The Bengeworth Road project, based at UK Power Networks’ existing substation site at Bengeworth Road in the London Borough of Lambeth, is a scheme to provide a new customer connection to meet increasing electricity demand. It involves building two new substations (one for National Grid and one for UK Power Networks) along with a headhouse and tunnel shaft, as part of the broader London Power Tunnels (LPT) project.
The works are being carried out under National Grid’s permitted development rights following screening of the proposed works.
With work to build the tunnel shaft nearly complete, construction of the headhouse is planned for summer 2022. Our substation will be built in early 2023 with UK Power Networks’ activity following shortly after this.
We expected the works at Bengeworth Road would be a concern for the community, as the new substation buildings would have a visual impact on some local residents. Additionally, construction would impact the wider area through increased traffic movements, noise and dust.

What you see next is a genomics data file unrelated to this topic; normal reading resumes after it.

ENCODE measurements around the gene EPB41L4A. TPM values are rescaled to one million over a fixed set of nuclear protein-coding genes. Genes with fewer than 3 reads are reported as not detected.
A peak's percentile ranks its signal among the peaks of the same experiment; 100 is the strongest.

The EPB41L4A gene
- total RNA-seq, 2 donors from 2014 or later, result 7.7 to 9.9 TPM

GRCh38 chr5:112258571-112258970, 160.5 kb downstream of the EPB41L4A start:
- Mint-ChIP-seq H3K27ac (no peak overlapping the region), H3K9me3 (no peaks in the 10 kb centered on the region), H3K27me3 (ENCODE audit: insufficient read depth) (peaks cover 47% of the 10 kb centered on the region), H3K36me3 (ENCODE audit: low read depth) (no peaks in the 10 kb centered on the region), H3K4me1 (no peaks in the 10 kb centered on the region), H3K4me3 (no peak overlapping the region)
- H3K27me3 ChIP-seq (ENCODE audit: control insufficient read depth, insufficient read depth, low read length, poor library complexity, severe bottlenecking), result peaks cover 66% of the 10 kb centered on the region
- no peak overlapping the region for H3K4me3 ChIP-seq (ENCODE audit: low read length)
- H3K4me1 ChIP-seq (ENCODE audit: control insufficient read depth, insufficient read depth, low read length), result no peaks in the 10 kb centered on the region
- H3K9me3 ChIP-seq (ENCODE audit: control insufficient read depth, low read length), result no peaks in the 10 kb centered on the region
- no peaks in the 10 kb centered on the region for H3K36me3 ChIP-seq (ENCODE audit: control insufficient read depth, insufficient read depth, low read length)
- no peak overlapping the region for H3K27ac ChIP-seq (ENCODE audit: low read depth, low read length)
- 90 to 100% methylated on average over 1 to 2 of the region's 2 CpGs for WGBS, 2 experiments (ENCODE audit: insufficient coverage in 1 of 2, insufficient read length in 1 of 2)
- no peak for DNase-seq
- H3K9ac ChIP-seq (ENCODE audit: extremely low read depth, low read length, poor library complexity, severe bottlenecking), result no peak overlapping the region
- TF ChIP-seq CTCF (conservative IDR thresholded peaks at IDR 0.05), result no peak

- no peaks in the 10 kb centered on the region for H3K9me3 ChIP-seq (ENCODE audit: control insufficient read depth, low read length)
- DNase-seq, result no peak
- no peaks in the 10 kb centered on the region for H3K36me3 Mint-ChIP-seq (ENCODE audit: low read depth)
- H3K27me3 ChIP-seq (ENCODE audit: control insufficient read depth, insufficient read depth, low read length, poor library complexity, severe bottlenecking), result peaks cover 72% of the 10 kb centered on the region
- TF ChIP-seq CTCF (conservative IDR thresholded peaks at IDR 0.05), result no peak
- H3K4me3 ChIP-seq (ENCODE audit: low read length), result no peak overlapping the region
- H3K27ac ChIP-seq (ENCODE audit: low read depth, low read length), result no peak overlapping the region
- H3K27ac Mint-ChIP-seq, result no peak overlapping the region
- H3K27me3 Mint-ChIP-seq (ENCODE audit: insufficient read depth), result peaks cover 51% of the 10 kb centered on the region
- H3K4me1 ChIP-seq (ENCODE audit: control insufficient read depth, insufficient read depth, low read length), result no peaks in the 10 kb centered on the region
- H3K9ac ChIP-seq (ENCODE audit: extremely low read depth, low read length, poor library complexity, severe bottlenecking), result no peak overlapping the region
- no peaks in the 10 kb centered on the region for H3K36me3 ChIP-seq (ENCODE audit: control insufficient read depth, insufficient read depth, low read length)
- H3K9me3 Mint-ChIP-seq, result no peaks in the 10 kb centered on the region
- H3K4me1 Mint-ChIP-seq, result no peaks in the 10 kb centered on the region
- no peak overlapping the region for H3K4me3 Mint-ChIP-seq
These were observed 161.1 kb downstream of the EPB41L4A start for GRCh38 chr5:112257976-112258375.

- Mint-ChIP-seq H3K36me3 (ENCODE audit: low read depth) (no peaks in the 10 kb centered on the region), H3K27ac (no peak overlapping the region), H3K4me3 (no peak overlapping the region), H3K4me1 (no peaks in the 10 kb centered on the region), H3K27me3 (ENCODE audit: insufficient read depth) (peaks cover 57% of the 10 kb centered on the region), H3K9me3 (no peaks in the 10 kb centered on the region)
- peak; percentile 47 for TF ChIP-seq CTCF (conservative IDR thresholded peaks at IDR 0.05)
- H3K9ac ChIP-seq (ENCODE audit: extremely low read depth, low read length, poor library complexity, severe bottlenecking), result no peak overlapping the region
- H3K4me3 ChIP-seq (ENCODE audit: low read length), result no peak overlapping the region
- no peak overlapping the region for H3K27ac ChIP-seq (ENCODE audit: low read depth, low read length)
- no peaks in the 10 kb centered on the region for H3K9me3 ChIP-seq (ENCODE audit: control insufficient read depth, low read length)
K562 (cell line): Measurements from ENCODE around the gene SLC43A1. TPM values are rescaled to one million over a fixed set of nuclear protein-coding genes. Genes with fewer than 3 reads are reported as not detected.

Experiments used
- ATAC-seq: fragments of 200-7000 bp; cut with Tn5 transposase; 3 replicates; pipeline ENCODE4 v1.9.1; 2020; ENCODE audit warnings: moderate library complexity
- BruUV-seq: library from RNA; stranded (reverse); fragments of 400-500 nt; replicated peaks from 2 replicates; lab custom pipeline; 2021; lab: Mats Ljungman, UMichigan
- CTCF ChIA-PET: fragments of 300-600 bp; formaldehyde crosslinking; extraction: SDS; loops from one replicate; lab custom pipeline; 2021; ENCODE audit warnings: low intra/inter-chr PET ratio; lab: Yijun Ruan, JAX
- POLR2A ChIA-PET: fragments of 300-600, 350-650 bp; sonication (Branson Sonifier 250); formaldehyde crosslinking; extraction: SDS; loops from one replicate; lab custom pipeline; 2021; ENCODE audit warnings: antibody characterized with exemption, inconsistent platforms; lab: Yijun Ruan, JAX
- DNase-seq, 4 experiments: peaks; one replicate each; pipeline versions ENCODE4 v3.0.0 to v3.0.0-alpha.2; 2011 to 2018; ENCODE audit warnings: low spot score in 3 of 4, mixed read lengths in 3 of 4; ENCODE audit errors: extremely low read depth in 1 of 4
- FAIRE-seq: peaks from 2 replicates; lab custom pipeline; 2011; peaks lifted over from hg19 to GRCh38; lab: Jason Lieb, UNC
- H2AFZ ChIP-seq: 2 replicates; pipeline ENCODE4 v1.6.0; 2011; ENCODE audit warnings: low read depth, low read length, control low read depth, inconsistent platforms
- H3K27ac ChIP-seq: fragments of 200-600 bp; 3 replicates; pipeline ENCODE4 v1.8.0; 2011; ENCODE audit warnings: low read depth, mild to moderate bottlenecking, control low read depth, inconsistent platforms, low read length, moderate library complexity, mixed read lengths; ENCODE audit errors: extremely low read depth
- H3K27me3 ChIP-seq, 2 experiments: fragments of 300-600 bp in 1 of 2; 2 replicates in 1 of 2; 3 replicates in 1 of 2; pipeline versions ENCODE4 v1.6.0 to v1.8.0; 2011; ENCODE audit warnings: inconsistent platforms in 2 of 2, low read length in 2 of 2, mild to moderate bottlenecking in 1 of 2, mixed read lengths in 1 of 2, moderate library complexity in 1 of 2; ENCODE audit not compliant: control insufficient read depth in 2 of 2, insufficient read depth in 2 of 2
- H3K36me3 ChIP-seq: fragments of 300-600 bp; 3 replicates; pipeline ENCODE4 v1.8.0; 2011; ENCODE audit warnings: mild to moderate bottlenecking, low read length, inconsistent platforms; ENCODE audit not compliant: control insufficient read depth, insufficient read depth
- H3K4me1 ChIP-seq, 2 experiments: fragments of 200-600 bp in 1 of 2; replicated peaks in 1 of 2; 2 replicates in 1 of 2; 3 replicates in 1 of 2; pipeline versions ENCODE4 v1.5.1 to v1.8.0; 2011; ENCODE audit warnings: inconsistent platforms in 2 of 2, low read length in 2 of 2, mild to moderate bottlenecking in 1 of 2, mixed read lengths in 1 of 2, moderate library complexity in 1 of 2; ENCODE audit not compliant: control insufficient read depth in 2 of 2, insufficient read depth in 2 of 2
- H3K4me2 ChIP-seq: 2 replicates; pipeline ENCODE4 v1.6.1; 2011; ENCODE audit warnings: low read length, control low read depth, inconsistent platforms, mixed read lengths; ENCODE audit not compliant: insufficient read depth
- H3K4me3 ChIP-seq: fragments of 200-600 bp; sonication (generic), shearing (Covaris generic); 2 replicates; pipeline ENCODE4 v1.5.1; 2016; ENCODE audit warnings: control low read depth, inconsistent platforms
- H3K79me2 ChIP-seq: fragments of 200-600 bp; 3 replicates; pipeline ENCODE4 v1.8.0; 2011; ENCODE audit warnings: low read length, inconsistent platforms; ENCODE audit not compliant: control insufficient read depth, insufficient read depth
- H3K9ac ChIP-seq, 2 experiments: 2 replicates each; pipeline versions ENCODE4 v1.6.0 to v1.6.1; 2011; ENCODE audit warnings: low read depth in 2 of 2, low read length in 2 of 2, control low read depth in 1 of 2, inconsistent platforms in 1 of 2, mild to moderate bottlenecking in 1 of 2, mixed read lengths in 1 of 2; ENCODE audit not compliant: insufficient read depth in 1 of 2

The existing site is set within a residential area of privately owned terraced houses valued at around £1 million, and as expected, residents had objections and raised concerns about the proposals and associated works.
Building relationships with key political stakeholders was a route to address some of the objections and concerns head-on at an early stage. This approach demonstrated proactive community engagement and involved setting-up a Community Liaison Group (CLG), where concerns and matters were raised and managed. This helped to reduce the impact of our essential works on local people and also helped to ensure our construction programme was protected.
Building Strategic Relations
Ahead of going public with our plans, we arranged a briefing with Helen Hayes, MP for Dulwich and West Norwood, and local ward Councillors to make them aware of our proposals. This took place a year ahead of our main works starting and we have continued to maintain a regular dialogue with their offices through monthly updates and meetings.